Tuesday, September 25, 2007

Blocking a Scene

I remember when I first started pushing dolly, I was unsure about what exactly to do as a scene was being blocked. So I will take you through a typical scene on, say a tv series. First, usually a private rehearsal. This is when you get coffee, talk about what you did last night, or make sure all your stuff is where it should be. Next, rehearsal for keys. This is when you make your appearance on set. Usually, though not always, the DP will have a finder with the lens of choice and will pick camera positions as the actors run through their dialogue and movements. Follow him around and put a tape mark where he marks a position. While you are doing this, watch the actors and see where they go. Once the rehearsal is complete, you now know what you have to make happen. Are the dolly moves in a straight line? (track, unless actors are walking where it will go, then it's usually dance floor). If it is several moves not in a straight line, then it is dance floor anyway, unless the floor is suitable to move on. Find out what lens is being used. If it's tight (usually over a 50mm), lay something even if the floor seems smooth. Keep in mind when using dance floor that the marks are lens marks and you have to allow for roughly four feet for the dolly (on the left if you're crabbing so the operator can ride). The whole time this is going on your mind is racing, calculating how the dolly will be oriented to make the shot operateable (is that a word?) for the operator. Don't worry about how you will operate the dolly. I pride myself in doing whatever it takes to make a shot work. I've crawled on the ground, draped in duventyne (to hide a reflection of myself) while steering the dolly and booming up at the same time. Figure it out for the operator first, then do what you have to to work around him. Watch the dp closely during the blocking rehearsal. Is he lower than low mode will get you? Then you will need an offset and the Lambda head. Factor this in to your surface requirements. You must be constantly calculating how you will make the shot work. Unless I know something's absolutely impossible (usually requiring a crane arm) I almost always say it can be done and then immediately start formulating a plan to do it. When in doubt, involve your key grip. The two of you can usually figure it out, no matter how impossible it may seem at first glance. You may have to ask the dp to compromise a little. Will he give up 2 feet at one end to make the end of the shot work? If one part is more critical than the other, fudge a little bit to make the whole shot work. Sometimes physics and the set just require it. Then, once you have a plan, lay whatever surface you've chosen and get the dolly and camera ready. One final rehearsal, and you're ready. On a tv show you may only get one rehearsal and a couple of takes, so you have to nail it. TV is the best proving ground for dolly grips for just this reason. You have to think fast and solve problems and it has to work the first time. This will make it all second nature when you get that 100 million dollar feature.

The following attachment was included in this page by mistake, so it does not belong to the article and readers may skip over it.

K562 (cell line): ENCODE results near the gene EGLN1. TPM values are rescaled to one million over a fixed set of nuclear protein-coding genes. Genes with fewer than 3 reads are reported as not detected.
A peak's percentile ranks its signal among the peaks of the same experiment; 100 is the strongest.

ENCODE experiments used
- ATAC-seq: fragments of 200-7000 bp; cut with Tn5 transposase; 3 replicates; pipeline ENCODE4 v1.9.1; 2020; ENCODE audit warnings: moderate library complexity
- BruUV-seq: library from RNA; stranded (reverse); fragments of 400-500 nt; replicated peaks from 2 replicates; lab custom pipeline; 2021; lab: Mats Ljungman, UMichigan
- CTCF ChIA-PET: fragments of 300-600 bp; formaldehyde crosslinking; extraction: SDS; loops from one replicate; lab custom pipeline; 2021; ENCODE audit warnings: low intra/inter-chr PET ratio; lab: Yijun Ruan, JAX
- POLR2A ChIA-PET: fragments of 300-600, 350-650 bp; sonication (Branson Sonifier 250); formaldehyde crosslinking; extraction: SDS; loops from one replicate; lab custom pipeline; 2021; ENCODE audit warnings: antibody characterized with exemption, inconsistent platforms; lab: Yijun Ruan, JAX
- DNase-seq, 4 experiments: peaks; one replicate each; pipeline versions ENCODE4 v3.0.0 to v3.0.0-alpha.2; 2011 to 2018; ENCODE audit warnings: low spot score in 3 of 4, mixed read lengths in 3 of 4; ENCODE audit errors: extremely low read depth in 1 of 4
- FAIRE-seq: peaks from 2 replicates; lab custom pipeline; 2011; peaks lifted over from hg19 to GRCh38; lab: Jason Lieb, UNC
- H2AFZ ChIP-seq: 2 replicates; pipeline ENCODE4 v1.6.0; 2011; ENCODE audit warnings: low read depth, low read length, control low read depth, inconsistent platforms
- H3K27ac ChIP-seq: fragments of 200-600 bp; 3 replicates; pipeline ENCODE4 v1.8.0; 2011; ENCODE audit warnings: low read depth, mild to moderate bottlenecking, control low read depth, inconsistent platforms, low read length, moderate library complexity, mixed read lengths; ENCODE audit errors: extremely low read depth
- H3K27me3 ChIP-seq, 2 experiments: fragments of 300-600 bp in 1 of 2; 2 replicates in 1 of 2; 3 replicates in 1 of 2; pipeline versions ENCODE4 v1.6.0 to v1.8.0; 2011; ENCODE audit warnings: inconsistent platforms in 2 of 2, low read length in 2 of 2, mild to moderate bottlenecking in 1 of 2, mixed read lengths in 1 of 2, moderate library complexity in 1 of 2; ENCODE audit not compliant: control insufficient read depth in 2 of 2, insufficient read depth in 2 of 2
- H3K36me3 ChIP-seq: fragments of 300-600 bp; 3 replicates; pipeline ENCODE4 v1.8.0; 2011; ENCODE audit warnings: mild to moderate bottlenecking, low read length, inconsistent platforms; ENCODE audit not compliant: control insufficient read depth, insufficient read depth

No comments: